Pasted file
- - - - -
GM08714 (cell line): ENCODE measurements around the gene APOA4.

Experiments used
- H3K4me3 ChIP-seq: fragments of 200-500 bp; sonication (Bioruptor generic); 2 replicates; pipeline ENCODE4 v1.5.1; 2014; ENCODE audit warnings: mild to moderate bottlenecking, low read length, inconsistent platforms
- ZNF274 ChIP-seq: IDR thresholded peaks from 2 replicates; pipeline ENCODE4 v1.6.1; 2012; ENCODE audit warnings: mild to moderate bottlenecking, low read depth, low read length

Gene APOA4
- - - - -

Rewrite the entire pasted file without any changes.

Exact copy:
GM08714 (cell line): ENCODE measurements around the gene APOA4.

Experiments used
- H3K4me3 ChIP-seq: fragments of 200-500 bp; sonication (Bioruptor generic); 2 replicates; pipeline ENCODE4 v1.5.1; 2014; ENCODE audit warnings: mild to moderate bottlenecking, low read length, inconsistent platforms
- ZNF274 ChIP-seq: IDR thresholded peaks from 2 replicates; pipeline ENCODE4 v1.6.1; 2012; ENCODE audit warnings: mild to moderate bottlenecking, low read depth, low read length

Gene APOA4